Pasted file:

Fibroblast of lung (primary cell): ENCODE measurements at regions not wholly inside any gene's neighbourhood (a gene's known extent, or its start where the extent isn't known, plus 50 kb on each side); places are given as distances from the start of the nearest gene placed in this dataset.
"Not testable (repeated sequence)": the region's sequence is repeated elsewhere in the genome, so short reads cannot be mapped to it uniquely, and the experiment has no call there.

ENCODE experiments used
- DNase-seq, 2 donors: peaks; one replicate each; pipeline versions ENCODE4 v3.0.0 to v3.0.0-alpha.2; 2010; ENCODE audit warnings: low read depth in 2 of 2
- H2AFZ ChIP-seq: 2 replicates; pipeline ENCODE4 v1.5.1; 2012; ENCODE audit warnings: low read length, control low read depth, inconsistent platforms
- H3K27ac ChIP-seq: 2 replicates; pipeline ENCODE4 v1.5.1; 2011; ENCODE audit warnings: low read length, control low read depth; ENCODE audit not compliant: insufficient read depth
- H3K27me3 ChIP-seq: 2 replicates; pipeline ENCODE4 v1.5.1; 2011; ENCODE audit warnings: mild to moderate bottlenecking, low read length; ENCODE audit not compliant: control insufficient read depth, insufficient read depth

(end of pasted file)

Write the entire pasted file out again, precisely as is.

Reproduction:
Fibroblast of lung (primary cell): ENCODE measurements at regions not wholly inside any gene's neighbourhood (a gene's known extent, or its start where the extent isn't known, plus 50 kb on each side); places are given as distances from the start of the nearest gene placed in this dataset.
"Not testable (repeated sequence)": the region's sequence is repeated elsewhere in the genome, so short reads cannot be mapped to it uniquely, and the experiment has no call there.

ENCODE experiments used
- DNase-seq, 2 donors: peaks; one replicate each; pipeline versions ENCODE4 v3.0.0 to v3.0.0-alpha.2; 2010; ENCODE audit warnings: low read depth in 2 of 2
- H2AFZ ChIP-seq: 2 replicates; pipeline ENCODE4 v1.5.1; 2012; ENCODE audit warnings: low read length, control low read depth, inconsistent platforms
- H3K27ac ChIP-seq: 2 replicates; pipeline ENCODE4 v1.5.1; 2011; ENCODE audit warnings: low read length, control low read depth; ENCODE audit not compliant: insufficient read depth
- H3K27me3 ChIP-seq: 2 replicates; pipeline ENCODE4 v1.5.1; 2011; ENCODE audit warnings: mild to moderate bottlenecking, low read length; ENCODE audit not compliant: control insufficient read depth, insufficient read depth